Have yourself a merry little Christmas.
A very merry Christmas to all those who follow us. I hope you have enjoyed the blog, following us through our many highs and a few lows. Our job largely is to help people enjoy there visit to the marvellous countryside that we care for in the northern Lake District, and if possible to enhance their experience. So if we fix a gate, or resurface a path, it gives us satisfaction to know that we are directly making that experience more enjoyable, even if this can be quite subliminal to the user. Installing information panels like those at Friars Crag, which, incidentally, are proving very popular, is an obvious way in which we can go that little bit further to give people more of an insight into the area. But there are also more subtle ways. Try checking this out:
So it has been a very good year for us, and we really want to thank all those people who have helped us in our achievements. All of this would be so much harder without your help.
Let your heart be light.
Christmas in the Lakes can be an extra special time. For me it is a time of appreciation, both of this wonderful area in which I live and work, but also of the people whom I hold dear. The District is quieter, the walking offers a bit more solitude, and the break from work allows me to draw breath, relax and re-focus. During the summer Sue, my partner, and I walked the Lake District section of the Coast to Coast walk, and it really refreshed my appreciation of this marvellously varied landscape which we call home, really brought it home to me what it is all about. The Christmas break often works the same way, and at the end of the day there is Hot Chocolate with a dash of rum, and mince pies. I like mine with a full pastry lid, which I remove, add a liberal spoonful of Cumberland Rum Butter to the pie, then squash down the lid on top. Yummee! So how do you like yours?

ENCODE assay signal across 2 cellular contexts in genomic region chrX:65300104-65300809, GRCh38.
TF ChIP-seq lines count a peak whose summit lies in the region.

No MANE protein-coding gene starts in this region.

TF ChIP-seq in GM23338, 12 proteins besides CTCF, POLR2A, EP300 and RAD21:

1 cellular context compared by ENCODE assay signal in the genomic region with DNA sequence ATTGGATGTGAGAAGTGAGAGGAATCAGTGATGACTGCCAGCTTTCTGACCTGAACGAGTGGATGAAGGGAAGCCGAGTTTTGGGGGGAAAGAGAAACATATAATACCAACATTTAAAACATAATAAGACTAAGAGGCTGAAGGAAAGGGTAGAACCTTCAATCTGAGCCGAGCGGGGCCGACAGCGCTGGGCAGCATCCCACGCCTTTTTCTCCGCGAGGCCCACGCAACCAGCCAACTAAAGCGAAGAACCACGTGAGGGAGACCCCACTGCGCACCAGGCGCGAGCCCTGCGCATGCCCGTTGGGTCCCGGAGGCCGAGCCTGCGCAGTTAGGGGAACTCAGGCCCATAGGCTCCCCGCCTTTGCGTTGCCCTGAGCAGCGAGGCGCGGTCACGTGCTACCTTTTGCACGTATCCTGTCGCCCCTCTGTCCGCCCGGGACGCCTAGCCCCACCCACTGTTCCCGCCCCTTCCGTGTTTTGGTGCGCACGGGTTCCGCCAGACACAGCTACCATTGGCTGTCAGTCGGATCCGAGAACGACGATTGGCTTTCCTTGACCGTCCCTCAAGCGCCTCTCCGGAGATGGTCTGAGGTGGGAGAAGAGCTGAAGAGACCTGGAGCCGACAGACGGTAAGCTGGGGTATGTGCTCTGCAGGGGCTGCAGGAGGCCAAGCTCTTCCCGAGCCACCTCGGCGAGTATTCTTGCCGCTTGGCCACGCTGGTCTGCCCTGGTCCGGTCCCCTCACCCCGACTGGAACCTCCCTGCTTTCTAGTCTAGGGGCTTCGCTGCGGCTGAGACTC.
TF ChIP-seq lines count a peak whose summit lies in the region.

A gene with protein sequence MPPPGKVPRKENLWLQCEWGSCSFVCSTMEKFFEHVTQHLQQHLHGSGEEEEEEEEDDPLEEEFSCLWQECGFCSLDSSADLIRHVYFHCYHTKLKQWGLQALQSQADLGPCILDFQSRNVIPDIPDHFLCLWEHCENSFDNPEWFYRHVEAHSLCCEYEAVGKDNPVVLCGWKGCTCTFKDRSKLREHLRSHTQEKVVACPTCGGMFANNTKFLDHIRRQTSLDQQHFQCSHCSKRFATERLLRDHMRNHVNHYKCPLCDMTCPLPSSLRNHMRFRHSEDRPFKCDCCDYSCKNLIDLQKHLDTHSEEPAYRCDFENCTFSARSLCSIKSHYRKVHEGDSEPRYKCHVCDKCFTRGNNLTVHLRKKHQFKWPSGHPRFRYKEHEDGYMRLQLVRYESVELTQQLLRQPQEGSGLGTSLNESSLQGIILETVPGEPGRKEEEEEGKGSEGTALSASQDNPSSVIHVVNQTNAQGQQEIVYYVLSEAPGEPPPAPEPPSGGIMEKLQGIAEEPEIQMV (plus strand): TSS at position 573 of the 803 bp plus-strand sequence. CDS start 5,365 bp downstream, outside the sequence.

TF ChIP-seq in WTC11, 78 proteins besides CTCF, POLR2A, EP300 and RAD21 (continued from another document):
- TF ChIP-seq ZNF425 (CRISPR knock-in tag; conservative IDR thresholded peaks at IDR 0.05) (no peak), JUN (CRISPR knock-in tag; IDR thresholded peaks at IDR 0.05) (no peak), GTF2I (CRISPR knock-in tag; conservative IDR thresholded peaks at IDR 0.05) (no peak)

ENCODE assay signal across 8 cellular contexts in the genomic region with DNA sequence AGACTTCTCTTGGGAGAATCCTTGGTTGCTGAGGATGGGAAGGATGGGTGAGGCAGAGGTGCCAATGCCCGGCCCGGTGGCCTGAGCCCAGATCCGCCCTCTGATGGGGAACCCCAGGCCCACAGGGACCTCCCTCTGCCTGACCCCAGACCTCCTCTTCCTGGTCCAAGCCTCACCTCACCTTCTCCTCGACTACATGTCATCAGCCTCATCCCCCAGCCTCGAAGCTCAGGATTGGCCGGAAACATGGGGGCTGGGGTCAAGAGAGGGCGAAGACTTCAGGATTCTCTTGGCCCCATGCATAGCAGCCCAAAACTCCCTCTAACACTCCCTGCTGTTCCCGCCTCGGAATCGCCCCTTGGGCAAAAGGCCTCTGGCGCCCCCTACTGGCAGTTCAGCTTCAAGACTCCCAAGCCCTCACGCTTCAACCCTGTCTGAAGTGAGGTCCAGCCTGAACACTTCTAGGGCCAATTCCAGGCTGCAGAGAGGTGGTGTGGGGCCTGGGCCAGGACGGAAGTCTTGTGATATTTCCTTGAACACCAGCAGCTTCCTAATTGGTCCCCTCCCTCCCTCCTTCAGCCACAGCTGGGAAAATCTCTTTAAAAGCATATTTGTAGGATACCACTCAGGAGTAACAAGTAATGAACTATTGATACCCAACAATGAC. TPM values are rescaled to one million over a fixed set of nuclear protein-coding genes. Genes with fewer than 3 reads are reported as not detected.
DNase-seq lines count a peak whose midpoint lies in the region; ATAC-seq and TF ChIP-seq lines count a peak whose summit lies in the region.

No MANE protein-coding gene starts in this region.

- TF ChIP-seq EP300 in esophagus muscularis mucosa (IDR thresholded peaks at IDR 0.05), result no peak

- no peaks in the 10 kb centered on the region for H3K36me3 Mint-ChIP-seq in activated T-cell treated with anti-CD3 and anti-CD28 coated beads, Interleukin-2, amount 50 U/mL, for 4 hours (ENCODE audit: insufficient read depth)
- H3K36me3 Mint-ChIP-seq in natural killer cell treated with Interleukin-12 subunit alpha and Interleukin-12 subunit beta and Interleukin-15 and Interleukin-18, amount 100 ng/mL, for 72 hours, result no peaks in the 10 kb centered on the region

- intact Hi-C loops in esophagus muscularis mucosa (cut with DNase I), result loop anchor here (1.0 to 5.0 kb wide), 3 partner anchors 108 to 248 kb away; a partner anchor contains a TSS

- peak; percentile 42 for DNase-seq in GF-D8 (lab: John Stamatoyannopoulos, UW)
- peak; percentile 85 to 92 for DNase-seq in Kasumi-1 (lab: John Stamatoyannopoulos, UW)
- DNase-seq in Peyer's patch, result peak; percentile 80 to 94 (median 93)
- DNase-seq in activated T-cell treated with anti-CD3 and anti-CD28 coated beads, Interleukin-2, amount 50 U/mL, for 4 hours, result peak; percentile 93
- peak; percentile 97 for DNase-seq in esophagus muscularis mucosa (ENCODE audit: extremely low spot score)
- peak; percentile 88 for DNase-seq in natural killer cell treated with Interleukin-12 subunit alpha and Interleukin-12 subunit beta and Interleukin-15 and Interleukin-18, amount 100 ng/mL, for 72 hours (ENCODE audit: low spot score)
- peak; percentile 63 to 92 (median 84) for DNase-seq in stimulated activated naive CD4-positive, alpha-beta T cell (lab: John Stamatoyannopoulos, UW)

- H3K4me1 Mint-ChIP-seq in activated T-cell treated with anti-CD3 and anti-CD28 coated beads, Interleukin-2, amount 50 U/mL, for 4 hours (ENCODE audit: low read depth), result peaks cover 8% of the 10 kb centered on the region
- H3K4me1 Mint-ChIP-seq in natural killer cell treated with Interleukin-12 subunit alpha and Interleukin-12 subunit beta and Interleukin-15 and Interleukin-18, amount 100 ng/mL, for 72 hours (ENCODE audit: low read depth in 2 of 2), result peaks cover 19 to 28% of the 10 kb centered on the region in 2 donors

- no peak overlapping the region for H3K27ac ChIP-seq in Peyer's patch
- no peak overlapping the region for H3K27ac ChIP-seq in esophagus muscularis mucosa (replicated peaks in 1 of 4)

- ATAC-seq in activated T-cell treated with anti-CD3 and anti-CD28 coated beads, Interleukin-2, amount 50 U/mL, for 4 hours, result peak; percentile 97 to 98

From now on our troubles will be out of sight.
Well probably not! During the summer there is always lots of emergency work where we have to react to an event, either natural or man made. Sometimes these can be really annoying, but we have to remember that in the general scheme of things they occupy a tiny proportion of our time, and are created by a tiny minority of our visitors. As always a big thank you to all the people who have helped us with these. Also specifically this year our eyes will be trained on the tree tops, for from springtime onwards we will be looking out for signs of Ash Dieback. And we will be hoping that we do not find any, but….
And in the meantime
… have yourselves a merry little Christmas now